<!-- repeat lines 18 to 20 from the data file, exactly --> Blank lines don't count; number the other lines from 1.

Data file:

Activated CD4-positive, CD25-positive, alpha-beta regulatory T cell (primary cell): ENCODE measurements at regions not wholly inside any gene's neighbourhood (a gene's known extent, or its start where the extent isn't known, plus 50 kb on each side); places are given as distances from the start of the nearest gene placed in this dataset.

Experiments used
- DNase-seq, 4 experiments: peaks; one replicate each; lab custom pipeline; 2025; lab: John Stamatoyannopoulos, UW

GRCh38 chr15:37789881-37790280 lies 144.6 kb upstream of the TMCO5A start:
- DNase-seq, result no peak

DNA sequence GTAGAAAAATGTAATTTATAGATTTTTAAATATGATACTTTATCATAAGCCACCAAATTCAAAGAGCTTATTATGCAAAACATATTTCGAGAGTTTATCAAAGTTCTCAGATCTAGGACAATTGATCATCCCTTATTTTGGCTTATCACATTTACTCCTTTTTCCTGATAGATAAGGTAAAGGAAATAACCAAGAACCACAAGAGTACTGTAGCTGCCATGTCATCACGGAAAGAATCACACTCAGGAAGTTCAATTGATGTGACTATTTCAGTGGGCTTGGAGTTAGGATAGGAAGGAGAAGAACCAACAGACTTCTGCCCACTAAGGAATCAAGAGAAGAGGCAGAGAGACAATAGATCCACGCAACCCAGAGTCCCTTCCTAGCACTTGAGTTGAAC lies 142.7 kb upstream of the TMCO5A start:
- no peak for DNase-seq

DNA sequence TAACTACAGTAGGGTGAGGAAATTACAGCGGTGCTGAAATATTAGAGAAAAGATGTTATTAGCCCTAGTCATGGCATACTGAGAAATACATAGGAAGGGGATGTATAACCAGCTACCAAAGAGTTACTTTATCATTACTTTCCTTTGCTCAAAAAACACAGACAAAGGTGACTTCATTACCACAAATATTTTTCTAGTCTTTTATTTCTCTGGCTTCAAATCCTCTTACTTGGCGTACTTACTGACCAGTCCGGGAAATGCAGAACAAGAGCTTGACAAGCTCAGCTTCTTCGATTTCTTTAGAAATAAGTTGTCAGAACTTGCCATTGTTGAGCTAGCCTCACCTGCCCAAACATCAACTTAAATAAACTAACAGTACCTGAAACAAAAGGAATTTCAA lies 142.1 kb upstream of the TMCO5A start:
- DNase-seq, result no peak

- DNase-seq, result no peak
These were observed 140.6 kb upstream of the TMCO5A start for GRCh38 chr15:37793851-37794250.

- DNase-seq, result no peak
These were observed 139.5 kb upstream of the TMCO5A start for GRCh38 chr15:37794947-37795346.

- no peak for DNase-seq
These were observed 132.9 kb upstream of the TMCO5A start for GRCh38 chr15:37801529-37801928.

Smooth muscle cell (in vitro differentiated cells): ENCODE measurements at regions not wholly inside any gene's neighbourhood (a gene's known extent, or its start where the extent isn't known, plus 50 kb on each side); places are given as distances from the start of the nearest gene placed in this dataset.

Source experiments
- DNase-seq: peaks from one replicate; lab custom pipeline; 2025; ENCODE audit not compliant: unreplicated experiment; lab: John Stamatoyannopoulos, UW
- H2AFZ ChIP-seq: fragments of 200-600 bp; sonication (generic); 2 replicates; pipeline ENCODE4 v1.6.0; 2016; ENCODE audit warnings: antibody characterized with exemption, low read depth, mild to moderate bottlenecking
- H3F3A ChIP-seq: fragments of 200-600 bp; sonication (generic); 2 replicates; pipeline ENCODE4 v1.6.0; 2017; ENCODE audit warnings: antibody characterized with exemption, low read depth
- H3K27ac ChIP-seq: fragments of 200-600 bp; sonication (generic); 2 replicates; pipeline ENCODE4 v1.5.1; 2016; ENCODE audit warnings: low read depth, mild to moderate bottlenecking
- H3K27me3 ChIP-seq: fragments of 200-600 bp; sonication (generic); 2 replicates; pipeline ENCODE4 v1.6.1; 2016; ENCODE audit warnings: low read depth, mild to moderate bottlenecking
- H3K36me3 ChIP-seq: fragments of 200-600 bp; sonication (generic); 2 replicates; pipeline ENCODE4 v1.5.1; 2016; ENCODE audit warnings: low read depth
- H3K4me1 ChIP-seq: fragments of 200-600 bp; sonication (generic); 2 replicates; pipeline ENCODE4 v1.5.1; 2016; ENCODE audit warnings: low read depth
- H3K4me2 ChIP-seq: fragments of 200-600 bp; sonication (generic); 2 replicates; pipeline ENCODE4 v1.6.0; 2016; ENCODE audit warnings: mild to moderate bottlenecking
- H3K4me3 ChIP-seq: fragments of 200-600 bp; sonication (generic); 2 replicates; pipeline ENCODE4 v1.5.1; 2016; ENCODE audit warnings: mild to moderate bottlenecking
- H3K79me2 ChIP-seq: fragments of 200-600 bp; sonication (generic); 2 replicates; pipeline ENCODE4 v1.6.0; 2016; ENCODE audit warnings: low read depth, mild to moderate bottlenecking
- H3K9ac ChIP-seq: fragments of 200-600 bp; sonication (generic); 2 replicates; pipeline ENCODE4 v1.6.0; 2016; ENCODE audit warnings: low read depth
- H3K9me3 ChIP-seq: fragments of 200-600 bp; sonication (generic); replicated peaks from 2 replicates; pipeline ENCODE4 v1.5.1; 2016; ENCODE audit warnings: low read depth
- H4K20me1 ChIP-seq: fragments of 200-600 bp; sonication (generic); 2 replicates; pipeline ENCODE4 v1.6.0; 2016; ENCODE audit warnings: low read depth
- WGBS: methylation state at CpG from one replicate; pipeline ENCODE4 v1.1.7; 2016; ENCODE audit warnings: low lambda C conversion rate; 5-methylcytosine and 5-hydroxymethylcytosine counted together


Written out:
- DNase-seq: peaks from one replicate; lab custom pipeline; 2025; ENCODE audit not compliant: unreplicated experiment; lab: John Stamatoyannopoulos, UW
- H2AFZ ChIP-seq: fragments of 200-600 bp; sonication (generic); 2 replicates; pipeline ENCODE4 v1.6.0; 2016; ENCODE audit warnings: antibody characterized with exemption, low read depth, mild to moderate bottlenecking
- H3F3A ChIP-seq: fragments of 200-600 bp; sonication (generic); 2 replicates; pipeline ENCODE4 v1.6.0; 2017; ENCODE audit warnings: antibody characterized with exemption, low read depth